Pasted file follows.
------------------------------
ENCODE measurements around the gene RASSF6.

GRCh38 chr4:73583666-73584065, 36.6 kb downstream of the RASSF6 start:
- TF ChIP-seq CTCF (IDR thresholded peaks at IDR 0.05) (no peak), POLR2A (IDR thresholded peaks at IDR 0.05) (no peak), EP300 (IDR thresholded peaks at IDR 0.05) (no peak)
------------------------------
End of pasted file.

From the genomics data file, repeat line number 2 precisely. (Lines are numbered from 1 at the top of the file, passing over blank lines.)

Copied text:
GRCh38 chr4:73583666-73584065, 36.6 kb downstream of the RASSF6 start: